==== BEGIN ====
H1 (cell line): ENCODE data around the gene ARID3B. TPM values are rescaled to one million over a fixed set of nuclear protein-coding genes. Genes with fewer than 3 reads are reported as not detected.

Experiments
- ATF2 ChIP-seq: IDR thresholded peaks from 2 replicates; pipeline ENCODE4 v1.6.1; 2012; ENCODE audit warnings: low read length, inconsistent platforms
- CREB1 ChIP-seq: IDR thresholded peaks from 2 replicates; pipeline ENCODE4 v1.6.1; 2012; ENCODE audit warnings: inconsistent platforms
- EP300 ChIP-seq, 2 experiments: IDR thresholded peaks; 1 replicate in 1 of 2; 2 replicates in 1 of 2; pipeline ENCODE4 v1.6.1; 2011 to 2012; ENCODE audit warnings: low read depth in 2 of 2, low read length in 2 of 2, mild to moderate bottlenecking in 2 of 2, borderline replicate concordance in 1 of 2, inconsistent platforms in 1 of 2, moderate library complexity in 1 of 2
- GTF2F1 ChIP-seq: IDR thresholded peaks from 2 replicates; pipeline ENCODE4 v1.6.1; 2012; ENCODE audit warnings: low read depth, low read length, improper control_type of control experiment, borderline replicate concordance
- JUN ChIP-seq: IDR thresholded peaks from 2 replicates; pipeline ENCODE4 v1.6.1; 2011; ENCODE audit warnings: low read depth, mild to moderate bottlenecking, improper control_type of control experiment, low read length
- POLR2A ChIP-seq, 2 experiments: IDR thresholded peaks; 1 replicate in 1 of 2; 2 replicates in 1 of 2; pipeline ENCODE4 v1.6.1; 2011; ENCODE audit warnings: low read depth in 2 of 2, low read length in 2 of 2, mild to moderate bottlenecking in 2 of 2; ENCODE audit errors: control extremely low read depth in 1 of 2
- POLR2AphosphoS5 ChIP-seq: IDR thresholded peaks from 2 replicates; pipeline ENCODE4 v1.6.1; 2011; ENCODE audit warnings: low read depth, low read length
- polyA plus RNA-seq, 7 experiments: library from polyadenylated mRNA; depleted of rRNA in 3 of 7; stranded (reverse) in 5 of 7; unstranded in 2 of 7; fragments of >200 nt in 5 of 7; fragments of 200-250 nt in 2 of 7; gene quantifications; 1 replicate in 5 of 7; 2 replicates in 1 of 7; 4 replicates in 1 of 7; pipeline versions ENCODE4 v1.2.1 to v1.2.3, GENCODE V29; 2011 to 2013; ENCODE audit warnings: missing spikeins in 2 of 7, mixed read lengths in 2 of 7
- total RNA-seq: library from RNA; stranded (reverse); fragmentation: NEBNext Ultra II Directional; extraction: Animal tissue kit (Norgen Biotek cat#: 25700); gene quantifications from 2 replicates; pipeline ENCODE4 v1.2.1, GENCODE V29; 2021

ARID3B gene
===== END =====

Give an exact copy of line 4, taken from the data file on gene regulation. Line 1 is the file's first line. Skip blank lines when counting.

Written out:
- CREB1 ChIP-seq: IDR thresholded peaks from 2 replicates; pipeline ENCODE4 v1.6.1; 2012; ENCODE audit warnings: inconsistent platforms